Why Vulnerability Matters


The Vulnerable Persons Standard defines a series of safeguards and requirements which can help to ensure that Canadians requesting assistance from physicians to end their life can do so without jeopardizing the lives of vulnerable persons who may be subject to coercion and abuse.

To be vulnerable is to have diminished defences, making us more prone to harm.  Many Canadians are fortunate to have defences that we can take for granted:  food and secure shelter; adequate income, education and healthcare; family and friends; laws and policies that protect us and promote our interests. Regrettably, however, this is not the case for every Canadian.

Research demonstrates that these kinds of defences – often referred to as the social determinants of health – are highly significant in affecting our health and well-being.  People with less access to these defences are more vulnerable to illness, to suffering, and to reduced life expectancy.

Vulnerability can compromise autonomy in ways that are often difficult to detect. Vulnerable persons who request physician-assisted dying may be motivated by a range of factors unrelated to their medical condition or prognosis. Canadians living with severe disabilities, mental illness and dementia, as well as seniors living in long term care are among those who may be more vulnerable to stigma, abuse, coercion, isolation and depression. Consequently, they may be more inclined to suicidal ideation, intent and behaviour.

Additional factors can include:

  • Psychosocial factors and mental health issues causing distorted insight and judgment. These may include depression, hopelessness, loneliness, fear, grief, shame; coercion by others; and the psychodynamics of the physician-patient relationship.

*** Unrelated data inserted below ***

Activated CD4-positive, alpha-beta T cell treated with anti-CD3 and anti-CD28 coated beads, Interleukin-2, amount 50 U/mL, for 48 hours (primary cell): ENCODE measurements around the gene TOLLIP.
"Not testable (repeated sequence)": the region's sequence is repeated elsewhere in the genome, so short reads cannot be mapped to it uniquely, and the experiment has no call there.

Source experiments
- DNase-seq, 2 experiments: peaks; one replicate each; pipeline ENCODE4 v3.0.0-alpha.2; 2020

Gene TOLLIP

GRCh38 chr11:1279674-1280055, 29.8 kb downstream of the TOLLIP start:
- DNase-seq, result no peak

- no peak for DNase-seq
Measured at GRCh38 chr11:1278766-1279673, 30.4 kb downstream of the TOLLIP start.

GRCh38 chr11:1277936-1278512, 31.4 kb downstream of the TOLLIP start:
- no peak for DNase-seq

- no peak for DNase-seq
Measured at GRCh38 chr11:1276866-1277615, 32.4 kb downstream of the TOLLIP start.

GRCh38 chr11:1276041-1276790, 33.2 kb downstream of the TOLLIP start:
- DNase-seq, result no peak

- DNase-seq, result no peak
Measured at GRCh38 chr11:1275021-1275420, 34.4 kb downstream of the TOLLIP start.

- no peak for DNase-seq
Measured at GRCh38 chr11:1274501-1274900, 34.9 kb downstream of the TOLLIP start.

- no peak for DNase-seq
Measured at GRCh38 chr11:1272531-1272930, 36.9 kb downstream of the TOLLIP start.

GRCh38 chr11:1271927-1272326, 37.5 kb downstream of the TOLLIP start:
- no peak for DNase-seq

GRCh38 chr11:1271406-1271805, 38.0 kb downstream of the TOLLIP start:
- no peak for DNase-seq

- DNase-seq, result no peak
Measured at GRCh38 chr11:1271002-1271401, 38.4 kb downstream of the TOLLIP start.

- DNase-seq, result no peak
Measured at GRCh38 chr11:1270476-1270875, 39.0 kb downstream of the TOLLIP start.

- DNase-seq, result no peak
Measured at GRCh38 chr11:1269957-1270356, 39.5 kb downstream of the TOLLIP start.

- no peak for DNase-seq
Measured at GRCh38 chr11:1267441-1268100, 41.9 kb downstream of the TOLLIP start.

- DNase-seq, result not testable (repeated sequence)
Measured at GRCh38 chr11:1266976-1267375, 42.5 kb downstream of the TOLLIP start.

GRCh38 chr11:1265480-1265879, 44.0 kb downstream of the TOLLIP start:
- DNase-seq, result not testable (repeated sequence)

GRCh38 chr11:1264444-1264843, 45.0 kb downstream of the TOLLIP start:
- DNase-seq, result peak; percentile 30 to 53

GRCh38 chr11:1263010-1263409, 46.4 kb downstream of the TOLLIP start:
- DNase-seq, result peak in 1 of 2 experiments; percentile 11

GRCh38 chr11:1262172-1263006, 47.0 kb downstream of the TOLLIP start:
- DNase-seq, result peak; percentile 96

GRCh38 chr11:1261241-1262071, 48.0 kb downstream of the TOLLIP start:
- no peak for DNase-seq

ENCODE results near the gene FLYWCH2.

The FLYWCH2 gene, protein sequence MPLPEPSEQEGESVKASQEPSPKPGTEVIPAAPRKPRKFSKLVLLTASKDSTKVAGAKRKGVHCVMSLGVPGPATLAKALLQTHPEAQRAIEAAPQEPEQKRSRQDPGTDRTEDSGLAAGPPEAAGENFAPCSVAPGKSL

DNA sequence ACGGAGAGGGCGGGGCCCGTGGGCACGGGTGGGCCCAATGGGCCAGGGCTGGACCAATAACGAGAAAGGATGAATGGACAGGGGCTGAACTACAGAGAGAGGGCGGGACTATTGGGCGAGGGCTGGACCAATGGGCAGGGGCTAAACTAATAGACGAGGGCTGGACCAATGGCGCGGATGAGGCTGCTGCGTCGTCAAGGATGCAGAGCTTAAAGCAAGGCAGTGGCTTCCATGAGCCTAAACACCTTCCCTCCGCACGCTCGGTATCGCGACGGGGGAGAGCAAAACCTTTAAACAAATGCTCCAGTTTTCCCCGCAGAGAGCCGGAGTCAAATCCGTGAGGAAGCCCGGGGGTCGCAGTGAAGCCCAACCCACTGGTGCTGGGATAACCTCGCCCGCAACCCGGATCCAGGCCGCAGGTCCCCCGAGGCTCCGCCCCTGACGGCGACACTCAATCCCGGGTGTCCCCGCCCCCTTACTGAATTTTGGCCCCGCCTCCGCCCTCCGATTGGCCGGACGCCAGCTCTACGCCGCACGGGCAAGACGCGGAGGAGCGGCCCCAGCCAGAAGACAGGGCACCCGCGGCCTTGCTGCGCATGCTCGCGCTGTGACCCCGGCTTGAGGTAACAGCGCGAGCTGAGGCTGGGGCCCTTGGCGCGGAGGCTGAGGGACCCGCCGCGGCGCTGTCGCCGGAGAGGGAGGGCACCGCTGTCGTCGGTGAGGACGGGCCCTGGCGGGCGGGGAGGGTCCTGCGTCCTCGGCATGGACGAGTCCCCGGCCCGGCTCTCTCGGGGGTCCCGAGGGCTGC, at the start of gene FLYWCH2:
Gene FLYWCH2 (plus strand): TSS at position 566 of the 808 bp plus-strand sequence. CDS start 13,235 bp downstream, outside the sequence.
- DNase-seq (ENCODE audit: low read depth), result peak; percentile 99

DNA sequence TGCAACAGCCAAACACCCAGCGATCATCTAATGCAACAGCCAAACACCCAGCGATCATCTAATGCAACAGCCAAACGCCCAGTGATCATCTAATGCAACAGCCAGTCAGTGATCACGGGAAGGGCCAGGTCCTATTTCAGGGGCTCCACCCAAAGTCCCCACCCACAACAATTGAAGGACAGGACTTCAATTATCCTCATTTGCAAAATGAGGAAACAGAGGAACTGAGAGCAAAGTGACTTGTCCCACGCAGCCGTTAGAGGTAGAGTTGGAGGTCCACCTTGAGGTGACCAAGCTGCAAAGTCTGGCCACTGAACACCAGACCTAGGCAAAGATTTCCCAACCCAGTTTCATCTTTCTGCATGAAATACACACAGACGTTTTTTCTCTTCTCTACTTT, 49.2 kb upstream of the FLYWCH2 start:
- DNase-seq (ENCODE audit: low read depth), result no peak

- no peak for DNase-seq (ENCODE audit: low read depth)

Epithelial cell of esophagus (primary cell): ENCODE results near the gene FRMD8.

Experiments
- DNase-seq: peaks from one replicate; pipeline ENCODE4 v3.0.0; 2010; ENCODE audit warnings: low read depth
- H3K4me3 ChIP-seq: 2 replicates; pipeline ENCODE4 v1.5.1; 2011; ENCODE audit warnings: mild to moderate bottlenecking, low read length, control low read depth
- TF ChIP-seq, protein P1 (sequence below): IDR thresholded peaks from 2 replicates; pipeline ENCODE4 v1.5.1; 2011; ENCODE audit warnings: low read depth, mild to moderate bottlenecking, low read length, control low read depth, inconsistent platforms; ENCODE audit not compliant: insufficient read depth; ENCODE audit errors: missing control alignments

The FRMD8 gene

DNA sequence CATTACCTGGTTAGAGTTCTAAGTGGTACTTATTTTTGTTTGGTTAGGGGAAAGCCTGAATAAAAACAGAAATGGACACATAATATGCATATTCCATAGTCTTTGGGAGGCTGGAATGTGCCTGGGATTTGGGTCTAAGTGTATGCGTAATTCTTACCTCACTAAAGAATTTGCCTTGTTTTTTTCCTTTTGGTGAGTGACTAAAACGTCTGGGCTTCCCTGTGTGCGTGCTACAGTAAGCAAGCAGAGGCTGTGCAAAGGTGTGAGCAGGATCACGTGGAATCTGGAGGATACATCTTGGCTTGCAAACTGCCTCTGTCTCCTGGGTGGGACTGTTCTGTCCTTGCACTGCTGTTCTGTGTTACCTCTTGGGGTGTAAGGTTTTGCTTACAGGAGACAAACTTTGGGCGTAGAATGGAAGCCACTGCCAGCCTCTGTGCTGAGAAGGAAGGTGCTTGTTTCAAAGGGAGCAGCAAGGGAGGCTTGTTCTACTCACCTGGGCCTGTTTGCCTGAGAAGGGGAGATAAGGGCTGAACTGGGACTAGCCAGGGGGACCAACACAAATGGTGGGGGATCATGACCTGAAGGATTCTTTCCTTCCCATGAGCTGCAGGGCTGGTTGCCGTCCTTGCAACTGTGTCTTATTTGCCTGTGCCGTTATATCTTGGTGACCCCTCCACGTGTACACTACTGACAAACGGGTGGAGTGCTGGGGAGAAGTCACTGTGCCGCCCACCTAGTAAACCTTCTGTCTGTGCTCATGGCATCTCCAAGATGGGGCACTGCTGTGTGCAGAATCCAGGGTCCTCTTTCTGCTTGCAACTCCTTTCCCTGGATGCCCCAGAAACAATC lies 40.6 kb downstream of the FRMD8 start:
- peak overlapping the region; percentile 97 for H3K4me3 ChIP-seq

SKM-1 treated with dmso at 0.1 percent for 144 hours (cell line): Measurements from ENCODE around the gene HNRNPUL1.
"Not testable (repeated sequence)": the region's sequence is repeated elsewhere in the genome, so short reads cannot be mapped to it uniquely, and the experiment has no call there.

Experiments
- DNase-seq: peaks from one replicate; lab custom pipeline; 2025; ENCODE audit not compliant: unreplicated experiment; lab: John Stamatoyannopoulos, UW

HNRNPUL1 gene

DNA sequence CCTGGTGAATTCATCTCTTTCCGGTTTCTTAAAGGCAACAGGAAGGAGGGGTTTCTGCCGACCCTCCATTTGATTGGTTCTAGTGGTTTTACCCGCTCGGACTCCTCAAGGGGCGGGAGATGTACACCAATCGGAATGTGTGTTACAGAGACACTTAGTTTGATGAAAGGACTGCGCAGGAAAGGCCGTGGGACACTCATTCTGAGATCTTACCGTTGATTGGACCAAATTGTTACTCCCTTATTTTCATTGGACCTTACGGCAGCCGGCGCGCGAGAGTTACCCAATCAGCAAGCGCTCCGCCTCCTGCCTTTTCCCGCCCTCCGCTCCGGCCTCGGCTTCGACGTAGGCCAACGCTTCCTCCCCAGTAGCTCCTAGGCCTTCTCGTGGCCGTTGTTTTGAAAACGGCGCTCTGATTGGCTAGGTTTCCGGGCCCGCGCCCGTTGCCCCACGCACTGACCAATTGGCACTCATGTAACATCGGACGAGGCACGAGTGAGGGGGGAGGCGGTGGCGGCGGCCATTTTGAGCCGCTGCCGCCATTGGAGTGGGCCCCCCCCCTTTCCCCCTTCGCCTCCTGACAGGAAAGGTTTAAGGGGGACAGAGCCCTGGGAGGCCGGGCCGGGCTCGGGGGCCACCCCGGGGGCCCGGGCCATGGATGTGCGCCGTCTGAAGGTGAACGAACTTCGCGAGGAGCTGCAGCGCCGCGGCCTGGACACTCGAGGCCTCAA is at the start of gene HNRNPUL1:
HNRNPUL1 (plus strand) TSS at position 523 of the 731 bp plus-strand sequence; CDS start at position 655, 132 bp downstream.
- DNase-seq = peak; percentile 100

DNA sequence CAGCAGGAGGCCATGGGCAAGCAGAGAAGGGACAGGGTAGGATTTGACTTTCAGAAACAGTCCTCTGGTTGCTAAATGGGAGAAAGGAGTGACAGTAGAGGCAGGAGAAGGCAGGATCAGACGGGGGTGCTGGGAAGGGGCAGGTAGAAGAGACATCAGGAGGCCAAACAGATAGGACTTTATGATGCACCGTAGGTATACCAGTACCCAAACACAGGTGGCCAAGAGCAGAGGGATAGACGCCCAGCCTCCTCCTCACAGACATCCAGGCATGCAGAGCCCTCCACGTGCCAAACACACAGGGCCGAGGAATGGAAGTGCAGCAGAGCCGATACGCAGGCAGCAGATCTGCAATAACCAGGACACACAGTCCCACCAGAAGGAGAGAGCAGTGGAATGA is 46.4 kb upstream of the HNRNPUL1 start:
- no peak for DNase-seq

• Lack of access to disability-related supports that can improve a person’s resilience and ability to live with greater dignity, comfort and self-determination.
  • Insufficient or inaccessible palliative care options which can alleviate pain and suffering and improve well-being of patients and their loved ones.
  • Poverty and unemployment which can cause significant mental anguish, social stigma and a sense of hopelessness.
  • On-going physical, mental or emotional violence.
  • The likelihood or experience of abuse and fraud, especially affecting elders and people with disabilities.

As a society, we have both moral and legal obligations to address the needs of vulnerable persons. Access to physician-assisted dying cannot be allowed to diminish or undermine these important obligations as many of these factors can be addressed with adequate and appropriate care.

The Supreme Court of Canada recognized this reality.  While it found that the absolute ban on assisted suicide breached a suffering person’s right to autonomy in some cases, it also found that an exception to the ban could make some people vulnerable to abuse and error. Therefore, access to physician-assisted death must be balanced by our moral and constitutional duties to protect vulnerable persons who have unmet needs.

The Vulnerable Persons Standard is rooted in the Supreme Court of Canada’s conclusion that a “properly administered regulatory regime is capable of protecting the vulnerable from abuse and error.”